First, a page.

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ARS Home » Midwest Area » St. Paul, Minnesota » Soil and Water Management Research » Research » Publications at this Location » Publication #336276

Title: Unintended consequences of carbon enhancement in agricultural soils: The N2O problem

item Venterea, Rodney - Rod
item BREUILLIN-SESSOMS, FLORENCE - University Of Minnesota
item Baker, John
item GRIFFIS, TIM - University Of Minnesota
item Spokas, Kurt
item TURNER, PETER - University Of Minnesota

Submitted to: American Geophysical Union
Publication Type: Abstract Only
Publication Acceptance Date: 10/3/2016
Publication Date: 12/12/2016
Citation: Venterea, R.T., Breuillin-Sessoms, F., Baker, J.M., Griffis, T., Spokas, K.A., Turner, P. 2016. Unintended consequences of carbon enhancement in agricultural soils: The N2O problem. American Geophysical Union. December 11-16, 2016. San Francisco, CA.

Interpretive Summary:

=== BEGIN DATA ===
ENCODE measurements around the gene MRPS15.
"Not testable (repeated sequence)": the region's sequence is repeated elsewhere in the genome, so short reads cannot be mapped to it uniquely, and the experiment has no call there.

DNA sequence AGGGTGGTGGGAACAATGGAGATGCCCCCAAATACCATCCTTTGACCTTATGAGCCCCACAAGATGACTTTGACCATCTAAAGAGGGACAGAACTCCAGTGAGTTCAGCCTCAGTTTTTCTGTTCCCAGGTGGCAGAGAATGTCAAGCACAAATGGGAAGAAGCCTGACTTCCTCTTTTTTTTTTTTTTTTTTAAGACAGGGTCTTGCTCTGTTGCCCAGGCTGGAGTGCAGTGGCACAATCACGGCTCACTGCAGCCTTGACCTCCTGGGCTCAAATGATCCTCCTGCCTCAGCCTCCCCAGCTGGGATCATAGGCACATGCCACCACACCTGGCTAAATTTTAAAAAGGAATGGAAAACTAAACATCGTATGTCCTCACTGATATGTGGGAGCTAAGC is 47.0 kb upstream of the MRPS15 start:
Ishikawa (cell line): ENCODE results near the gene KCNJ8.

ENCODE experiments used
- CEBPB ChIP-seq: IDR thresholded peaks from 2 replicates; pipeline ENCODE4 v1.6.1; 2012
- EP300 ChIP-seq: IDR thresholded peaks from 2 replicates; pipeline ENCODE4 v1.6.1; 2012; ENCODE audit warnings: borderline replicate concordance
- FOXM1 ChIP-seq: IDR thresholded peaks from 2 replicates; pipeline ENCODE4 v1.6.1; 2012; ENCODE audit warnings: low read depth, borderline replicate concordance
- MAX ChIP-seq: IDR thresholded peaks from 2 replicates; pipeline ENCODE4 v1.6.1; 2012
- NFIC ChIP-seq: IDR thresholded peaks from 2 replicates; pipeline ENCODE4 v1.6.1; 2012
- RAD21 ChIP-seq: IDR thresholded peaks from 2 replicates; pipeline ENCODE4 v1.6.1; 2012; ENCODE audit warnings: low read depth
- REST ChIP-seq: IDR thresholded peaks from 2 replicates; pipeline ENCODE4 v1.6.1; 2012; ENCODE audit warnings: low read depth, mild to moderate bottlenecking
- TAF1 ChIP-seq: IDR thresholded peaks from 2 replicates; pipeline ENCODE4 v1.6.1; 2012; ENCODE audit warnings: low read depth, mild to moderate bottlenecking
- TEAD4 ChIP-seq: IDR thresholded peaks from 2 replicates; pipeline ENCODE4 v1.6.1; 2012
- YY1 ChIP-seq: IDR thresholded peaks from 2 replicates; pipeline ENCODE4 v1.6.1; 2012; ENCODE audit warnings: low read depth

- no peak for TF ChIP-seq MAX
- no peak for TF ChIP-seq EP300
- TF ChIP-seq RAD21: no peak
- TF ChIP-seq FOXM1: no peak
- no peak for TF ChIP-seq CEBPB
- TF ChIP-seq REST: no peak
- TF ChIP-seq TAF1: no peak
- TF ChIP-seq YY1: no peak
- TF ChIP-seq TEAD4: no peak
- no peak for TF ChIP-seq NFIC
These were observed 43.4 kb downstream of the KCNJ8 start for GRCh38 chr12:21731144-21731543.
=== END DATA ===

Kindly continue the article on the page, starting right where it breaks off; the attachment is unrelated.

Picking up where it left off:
Technical Abstract: The potential of agricultural soils to accumulate C as a means of removing greenhouse gases (GHGs) from the atmosphere is complicated by the inherent coupling of the C and N cycles in soil. Practices that increase soil C content can have the unintended consequence of stimulating N mineralization, nitrification and/or denitrification; which can in turn promote production of N2O as well as other forms of reactive N that can be later transformed to N2O. These effects, combined with the large global warming potential of N2O, may partially or completely offset any gains in soil C from a GHG accounting perspective. Thus, ideally, management of soil C and N must be considered together in attempts to reduce net GHG budgets. However, the knowledge base for defining practices that optimize management of soil C and N together is still quite limited. In this presentation, we will illustrate these challenges with results from several recent studies examining effects of tillage, cover crops, biochar and other practices which aim to enhance soil C. Interactions of these practices with N management, climate, and other factors and their effects on N2O will be discussed with implications for improved management and future research.